Investors who need yield—and there are many of them, from retirees to the young and risk-averse—have not had an easy time over the past couple of years, as interest rates fell to historic lows, only to drop even lower. The Federal Reserve’s low interest rate policy, slated to last until 2014, according to Fed chief Ben Bernanke, means that investors will get no relief through traditional avenues such as money market accounts, certificates of deposit and short-term Treasuries.
So what’s an income-seeker to do, beyond accepting less income? Many investors have turned to riskier assets, starting with longer-term Treasuries and corporate bonds and then slowly, gingerly moving down the quality ladder.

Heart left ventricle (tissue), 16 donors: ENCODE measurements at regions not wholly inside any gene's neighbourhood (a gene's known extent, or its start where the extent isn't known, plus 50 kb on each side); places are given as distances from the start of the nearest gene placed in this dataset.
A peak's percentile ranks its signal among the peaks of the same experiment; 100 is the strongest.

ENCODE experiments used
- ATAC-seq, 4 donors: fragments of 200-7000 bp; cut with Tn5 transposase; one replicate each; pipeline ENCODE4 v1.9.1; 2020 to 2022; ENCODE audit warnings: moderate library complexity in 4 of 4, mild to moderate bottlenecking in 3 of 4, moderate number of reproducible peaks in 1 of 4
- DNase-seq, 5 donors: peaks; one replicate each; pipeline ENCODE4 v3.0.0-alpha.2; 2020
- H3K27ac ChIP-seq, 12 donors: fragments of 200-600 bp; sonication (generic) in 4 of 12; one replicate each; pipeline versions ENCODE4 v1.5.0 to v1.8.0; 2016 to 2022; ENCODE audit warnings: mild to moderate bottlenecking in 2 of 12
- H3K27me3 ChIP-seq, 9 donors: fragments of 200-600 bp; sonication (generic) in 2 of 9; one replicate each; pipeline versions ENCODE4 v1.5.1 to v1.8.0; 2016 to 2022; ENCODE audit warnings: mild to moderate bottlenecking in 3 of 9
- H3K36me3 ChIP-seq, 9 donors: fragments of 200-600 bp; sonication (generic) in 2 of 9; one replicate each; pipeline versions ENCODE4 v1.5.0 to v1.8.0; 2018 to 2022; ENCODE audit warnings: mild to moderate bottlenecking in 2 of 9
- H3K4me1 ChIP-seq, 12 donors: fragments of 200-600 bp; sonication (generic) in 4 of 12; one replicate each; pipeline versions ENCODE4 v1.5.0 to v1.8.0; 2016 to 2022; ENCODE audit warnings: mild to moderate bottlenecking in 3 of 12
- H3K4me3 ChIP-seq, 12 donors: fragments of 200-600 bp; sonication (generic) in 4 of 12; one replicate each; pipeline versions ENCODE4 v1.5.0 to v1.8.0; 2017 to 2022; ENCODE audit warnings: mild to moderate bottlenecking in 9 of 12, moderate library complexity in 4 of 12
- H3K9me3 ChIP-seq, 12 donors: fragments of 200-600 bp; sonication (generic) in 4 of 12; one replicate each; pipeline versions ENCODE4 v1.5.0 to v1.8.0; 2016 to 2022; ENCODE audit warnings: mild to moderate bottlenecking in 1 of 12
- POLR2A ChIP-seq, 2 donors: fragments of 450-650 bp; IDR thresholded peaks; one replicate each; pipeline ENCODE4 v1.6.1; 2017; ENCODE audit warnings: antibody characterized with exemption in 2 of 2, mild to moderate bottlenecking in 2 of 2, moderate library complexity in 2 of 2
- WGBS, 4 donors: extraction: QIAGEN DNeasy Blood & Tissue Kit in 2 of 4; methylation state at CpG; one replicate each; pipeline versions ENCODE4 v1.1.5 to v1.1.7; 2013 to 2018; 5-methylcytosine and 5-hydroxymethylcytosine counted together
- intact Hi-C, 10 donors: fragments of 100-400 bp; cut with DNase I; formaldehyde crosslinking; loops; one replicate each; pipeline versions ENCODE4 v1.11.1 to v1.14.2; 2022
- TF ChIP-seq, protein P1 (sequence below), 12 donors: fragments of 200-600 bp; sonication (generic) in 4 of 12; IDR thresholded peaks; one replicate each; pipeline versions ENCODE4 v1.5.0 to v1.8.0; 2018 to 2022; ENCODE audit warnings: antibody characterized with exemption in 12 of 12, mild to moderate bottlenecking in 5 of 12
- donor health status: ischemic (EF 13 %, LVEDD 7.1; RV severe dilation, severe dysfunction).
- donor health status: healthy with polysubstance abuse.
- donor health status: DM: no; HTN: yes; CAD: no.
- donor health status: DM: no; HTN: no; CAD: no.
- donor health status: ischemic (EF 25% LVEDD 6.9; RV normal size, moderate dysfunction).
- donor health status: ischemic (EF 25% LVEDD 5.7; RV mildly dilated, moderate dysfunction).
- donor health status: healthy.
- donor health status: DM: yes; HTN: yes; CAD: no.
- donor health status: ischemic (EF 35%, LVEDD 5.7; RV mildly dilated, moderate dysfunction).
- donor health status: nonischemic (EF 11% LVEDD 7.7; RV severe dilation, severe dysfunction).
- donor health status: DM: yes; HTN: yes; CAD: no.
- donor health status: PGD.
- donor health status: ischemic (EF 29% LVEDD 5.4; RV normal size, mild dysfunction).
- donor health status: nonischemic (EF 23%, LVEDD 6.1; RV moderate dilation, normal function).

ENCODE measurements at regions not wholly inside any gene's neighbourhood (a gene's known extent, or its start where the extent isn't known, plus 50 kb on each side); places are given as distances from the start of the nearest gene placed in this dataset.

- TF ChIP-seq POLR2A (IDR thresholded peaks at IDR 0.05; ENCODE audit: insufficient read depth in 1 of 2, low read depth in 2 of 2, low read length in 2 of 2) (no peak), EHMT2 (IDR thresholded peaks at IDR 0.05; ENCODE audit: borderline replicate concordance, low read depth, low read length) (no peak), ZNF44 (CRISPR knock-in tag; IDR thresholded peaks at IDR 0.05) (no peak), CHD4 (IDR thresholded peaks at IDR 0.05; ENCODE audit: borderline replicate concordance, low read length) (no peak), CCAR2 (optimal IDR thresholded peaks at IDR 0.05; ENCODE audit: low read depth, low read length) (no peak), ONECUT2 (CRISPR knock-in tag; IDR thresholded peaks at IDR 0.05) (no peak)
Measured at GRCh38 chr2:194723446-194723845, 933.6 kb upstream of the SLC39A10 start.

Last year, net inflows into bond funds and bond exchange-traded funds (ETFs) totaled $261 billion, according to Morningstar, as investors increasingly turned to bonds to help augment the income generated by their portfolios. A bond-focused strategy can create higher levels of income but can also add interest-rate and other risks.
More income, less risk?
One time-honored way to mitigate risk is through diversification, which works for income as well as growth. In the great search for yield, Envestnet|PMC uncovered some sectors of the markets where you might not expect to find good sources of income. We searched the ETF universe for strategies that were yielding more than 5% (using the previous 12-month yield) and found high-yielding examples in 23 out of the 88 different ETF categories (results were similar when examining mutual fund categories). While the usual suspects—high-yield bonds, preferred and emerging market debt—were in the mix, there were some surprises in both equity and alternative categories.